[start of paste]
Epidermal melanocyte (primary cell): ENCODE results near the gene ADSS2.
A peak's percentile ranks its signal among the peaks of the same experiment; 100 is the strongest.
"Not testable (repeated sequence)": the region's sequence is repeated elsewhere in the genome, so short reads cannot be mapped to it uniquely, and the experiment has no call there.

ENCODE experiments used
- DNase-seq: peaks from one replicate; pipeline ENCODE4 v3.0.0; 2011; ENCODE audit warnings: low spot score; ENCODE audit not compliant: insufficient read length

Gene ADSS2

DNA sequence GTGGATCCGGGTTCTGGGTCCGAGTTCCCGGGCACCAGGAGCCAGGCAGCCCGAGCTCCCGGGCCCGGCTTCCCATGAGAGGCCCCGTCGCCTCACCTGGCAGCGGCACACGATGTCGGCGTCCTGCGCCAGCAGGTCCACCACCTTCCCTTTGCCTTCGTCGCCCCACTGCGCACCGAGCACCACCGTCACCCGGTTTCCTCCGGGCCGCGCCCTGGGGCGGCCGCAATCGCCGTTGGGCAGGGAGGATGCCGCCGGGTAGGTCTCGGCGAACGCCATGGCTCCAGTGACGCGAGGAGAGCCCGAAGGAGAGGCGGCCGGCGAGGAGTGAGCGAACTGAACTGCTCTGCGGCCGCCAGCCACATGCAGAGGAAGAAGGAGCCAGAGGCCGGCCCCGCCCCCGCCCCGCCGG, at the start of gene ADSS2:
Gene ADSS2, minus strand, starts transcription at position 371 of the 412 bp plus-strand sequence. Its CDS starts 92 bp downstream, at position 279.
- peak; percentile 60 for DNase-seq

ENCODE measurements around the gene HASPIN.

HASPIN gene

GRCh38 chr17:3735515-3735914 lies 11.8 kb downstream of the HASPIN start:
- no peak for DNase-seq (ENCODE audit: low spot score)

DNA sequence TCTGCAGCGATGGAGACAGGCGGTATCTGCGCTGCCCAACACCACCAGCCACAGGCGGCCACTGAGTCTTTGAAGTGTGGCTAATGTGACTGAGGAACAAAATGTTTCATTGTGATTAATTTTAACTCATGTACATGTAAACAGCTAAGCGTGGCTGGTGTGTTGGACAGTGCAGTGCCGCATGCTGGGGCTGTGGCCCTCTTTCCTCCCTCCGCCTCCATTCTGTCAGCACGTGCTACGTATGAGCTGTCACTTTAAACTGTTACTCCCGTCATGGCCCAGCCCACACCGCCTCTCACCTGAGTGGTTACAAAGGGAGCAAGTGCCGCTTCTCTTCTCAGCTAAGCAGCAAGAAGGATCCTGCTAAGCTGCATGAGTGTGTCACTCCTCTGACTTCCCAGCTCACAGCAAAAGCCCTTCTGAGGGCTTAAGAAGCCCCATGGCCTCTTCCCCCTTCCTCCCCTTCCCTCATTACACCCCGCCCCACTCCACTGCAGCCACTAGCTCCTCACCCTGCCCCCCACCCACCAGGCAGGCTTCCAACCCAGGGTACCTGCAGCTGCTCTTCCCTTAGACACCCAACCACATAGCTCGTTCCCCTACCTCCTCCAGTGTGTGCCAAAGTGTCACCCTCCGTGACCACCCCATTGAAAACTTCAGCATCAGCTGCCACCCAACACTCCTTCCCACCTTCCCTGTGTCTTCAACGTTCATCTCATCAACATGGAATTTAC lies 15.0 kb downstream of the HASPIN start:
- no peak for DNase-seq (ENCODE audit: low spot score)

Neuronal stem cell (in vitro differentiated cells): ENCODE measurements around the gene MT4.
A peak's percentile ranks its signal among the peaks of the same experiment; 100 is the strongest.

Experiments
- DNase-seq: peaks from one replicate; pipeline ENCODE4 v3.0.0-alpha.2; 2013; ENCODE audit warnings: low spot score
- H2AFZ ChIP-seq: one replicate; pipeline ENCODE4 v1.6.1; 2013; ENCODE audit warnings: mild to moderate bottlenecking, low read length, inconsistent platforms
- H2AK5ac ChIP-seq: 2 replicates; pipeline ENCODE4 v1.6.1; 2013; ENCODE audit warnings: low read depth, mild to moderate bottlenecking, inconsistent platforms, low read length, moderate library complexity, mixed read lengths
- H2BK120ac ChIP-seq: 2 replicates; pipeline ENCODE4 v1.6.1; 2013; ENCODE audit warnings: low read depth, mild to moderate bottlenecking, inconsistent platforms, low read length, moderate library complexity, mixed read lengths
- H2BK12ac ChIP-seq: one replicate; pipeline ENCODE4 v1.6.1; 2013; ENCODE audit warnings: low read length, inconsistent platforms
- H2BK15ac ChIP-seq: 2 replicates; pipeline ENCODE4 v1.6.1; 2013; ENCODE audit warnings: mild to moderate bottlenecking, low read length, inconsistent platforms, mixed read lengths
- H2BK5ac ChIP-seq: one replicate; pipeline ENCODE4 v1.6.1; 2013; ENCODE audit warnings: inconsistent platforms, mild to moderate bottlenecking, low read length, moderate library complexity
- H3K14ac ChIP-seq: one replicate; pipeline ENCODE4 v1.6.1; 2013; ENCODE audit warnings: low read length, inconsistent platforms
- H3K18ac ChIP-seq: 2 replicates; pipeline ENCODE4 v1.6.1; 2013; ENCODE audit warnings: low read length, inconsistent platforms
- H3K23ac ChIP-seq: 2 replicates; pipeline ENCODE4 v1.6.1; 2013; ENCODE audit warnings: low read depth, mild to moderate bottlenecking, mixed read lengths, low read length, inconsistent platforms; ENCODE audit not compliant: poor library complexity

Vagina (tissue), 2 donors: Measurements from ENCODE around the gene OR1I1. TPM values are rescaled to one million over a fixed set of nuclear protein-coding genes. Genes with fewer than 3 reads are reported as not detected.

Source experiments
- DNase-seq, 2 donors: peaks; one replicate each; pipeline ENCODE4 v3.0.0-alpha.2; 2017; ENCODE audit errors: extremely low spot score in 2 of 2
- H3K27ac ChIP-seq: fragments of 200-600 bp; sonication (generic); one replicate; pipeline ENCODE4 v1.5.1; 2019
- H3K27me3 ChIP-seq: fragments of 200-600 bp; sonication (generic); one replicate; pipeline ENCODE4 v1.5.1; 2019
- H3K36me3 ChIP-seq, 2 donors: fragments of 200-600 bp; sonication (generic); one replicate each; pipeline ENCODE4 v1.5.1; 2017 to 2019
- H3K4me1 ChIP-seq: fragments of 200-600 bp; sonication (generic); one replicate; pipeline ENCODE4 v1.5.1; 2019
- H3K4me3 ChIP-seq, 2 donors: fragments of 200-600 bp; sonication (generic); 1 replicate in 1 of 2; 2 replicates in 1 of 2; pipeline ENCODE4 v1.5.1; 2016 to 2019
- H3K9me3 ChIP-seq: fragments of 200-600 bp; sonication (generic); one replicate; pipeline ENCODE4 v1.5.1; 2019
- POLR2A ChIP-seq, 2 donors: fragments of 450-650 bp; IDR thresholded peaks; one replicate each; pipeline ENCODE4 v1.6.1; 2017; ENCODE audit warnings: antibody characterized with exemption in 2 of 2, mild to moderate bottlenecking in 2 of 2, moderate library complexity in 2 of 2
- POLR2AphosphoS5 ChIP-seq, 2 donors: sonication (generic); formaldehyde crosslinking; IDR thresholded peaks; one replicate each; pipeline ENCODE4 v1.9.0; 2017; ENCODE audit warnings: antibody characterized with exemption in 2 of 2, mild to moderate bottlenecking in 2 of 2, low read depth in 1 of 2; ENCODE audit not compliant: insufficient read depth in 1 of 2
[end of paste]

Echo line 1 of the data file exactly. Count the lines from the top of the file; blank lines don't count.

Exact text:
Epidermal melanocyte (primary cell): ENCODE results near the gene ADSS2.